North Korea`s Army Chief removed `due to illness`
The decision to dismiss Ri Yong-ho from top military and political posts was made at a Workers` Party meeting on Sunday.
Seoul: He was the guardian figure always at the side of North Korea`s young new leader. As the top army official, his experience and position lent Kim Jong Un credibility with the troops.
Now, Vice Marshal Ri Yong Ho is out, dismissed from several powerful posts because of "illness," state media said today in a brief surprise announcement just days after he last appeared in public.
Ri did not appear ill in recent appearances, feeding speculation abroad that Kim purged him in an effort to put his own mark on the nation he inherited when father Kim Jong Il died in December. At the same time, there was no sign of discord at Ri`s last public appearance at a high-level event, barely a week ago.
Still, Ri`s removal, whether for health reasons or political missteps, shakes the core of the authoritarian regime`s power structure and may be a sign that Kim is tensing his grip on power, just as his father and grandfather, founding leader Kim Il Sung, did in their eras.
The decision to dismiss the 69-year-old from top military and political posts was made at a Workers` Party meeting, convened uncharacteristically Sunday, according to the official Korean Central News Agency. It was not immediately clear who would take Ri`s place, and the dispatch did not elaborate on his condition or future.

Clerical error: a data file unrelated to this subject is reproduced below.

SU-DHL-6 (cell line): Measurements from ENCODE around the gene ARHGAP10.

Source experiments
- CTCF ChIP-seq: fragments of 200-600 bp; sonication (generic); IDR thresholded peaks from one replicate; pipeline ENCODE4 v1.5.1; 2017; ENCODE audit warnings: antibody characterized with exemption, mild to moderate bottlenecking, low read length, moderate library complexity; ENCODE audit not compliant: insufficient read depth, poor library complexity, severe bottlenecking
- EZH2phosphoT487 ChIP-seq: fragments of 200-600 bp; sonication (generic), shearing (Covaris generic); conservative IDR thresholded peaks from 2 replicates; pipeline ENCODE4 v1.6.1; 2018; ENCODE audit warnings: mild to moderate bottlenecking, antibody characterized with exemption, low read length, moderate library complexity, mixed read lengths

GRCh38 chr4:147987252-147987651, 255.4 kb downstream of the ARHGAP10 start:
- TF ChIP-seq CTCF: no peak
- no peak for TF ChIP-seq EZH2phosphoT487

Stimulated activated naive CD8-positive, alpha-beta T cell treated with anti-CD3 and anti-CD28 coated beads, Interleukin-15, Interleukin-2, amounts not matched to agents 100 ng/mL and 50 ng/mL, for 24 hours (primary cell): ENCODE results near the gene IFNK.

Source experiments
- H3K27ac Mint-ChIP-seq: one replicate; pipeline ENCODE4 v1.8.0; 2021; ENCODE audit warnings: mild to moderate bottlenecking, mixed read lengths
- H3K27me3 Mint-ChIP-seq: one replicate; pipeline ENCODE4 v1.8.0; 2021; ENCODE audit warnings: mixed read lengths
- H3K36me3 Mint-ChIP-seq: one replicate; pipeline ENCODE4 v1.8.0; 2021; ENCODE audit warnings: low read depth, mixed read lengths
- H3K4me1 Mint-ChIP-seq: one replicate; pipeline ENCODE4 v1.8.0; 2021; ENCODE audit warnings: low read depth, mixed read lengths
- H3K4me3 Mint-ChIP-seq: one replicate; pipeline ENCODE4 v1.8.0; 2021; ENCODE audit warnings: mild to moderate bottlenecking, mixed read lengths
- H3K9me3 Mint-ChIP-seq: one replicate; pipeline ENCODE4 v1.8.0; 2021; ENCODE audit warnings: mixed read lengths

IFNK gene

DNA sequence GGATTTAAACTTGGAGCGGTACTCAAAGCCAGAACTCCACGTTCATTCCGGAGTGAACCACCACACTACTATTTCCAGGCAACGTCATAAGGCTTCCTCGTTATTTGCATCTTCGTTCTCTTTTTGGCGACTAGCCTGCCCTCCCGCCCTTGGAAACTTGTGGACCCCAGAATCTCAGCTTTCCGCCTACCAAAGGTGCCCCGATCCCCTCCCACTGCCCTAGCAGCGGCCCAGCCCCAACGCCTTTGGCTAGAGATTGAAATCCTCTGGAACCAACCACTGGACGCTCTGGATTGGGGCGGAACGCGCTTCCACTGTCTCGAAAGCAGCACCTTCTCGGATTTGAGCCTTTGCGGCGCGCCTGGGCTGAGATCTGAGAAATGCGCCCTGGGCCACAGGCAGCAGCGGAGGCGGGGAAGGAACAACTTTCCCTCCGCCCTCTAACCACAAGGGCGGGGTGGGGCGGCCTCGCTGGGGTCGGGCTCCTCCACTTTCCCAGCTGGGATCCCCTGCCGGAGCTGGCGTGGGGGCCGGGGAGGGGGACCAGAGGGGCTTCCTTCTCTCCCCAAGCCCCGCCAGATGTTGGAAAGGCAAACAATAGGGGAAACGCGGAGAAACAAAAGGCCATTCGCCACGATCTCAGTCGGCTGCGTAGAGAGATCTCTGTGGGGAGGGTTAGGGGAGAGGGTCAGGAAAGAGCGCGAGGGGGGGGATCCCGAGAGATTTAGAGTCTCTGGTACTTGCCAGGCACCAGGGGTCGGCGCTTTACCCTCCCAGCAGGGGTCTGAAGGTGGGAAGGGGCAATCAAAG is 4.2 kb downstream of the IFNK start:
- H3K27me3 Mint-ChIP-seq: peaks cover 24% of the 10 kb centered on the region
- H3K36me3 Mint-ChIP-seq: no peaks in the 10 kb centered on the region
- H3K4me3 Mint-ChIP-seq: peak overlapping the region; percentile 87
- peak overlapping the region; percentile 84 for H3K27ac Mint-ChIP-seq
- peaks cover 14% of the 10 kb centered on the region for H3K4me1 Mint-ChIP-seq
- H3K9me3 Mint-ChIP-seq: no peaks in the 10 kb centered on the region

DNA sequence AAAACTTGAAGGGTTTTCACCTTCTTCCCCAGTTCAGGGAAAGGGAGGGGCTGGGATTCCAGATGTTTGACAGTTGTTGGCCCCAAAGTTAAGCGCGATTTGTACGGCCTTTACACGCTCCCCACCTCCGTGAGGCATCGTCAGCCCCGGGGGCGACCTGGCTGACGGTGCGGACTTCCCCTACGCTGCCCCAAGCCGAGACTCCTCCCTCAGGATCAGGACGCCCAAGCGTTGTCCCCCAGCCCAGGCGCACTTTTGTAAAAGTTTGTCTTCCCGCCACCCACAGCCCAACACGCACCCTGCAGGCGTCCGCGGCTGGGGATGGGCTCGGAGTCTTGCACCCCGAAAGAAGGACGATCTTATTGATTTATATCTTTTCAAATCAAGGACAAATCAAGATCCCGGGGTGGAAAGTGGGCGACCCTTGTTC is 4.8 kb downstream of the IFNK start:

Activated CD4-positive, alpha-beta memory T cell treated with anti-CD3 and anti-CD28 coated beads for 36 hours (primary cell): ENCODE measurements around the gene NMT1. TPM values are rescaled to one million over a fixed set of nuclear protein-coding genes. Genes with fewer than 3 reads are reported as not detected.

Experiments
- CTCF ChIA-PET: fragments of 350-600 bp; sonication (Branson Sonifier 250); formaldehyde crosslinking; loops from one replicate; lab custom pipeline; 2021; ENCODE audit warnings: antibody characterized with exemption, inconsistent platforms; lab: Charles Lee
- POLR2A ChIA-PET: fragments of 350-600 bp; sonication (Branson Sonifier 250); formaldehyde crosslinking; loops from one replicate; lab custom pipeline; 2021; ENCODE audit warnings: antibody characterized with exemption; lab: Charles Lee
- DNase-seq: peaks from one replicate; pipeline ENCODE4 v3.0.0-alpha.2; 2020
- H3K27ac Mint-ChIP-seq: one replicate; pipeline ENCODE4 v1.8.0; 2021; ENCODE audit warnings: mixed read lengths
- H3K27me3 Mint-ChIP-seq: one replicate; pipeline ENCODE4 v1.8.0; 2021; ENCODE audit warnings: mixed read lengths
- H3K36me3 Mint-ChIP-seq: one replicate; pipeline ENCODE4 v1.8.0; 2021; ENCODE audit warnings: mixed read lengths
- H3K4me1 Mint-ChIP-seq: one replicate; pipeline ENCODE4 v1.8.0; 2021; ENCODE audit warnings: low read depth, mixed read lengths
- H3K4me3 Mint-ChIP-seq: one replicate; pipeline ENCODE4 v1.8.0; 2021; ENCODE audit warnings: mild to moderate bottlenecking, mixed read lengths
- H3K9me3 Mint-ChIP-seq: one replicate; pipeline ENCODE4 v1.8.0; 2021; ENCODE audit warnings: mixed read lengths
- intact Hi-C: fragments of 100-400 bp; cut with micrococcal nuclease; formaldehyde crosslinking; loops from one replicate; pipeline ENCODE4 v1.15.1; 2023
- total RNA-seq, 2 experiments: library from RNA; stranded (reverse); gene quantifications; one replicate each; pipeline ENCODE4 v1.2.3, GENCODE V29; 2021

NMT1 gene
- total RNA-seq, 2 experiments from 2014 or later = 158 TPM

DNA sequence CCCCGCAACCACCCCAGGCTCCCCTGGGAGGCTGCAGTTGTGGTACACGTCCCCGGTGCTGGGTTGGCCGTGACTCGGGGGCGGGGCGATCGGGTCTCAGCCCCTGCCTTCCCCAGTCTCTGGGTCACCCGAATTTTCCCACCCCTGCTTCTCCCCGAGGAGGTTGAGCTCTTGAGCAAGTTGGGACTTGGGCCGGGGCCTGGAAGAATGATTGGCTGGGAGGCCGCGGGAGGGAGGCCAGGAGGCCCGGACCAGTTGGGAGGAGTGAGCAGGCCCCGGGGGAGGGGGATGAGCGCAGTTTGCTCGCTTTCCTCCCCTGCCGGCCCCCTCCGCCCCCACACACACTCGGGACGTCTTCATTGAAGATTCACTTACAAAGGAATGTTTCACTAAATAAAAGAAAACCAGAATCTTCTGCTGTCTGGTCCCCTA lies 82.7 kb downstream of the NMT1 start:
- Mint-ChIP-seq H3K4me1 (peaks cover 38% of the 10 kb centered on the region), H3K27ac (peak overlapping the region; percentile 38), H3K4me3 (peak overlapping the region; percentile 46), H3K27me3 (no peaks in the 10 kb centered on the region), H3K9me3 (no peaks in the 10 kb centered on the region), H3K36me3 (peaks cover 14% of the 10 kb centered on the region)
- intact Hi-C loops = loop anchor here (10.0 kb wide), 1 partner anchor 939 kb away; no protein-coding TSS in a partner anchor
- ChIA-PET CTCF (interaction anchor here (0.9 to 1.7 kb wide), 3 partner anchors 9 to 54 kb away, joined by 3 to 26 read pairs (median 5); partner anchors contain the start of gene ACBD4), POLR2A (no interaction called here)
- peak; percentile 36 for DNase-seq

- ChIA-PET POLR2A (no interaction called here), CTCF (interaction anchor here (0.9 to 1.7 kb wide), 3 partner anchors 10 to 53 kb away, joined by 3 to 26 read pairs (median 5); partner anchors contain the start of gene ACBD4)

"Whether because of a physical malady or political sin, Ri Yong Ho is out, and Pyongyang is letting the world know to not expect to hear about him anymore," said John Delury, an assistant professor at Yonsei University`s Graduate School of International Studies in South Korea.
It`s too early to determine "whether Ri`s stepping down is a manifestation of civil-military tensions, or Kim Jong Un`s attempt to consolidate control" over the army, he said.
North Korea`s political and military reshuffles are mysterious, with officials sometimes dropping out of sight without explanation. Many top North Korean officials -- such as Vice Marshal Jo Myong Rok, who died of heart disease in 2010 at age 82 --stay in their posts until they die.
Perhaps, because Ri arrived on the national scene during Kim Jong Il`s final years, "he was always meant to be a transitional regent figure, and his function is played," Delury said.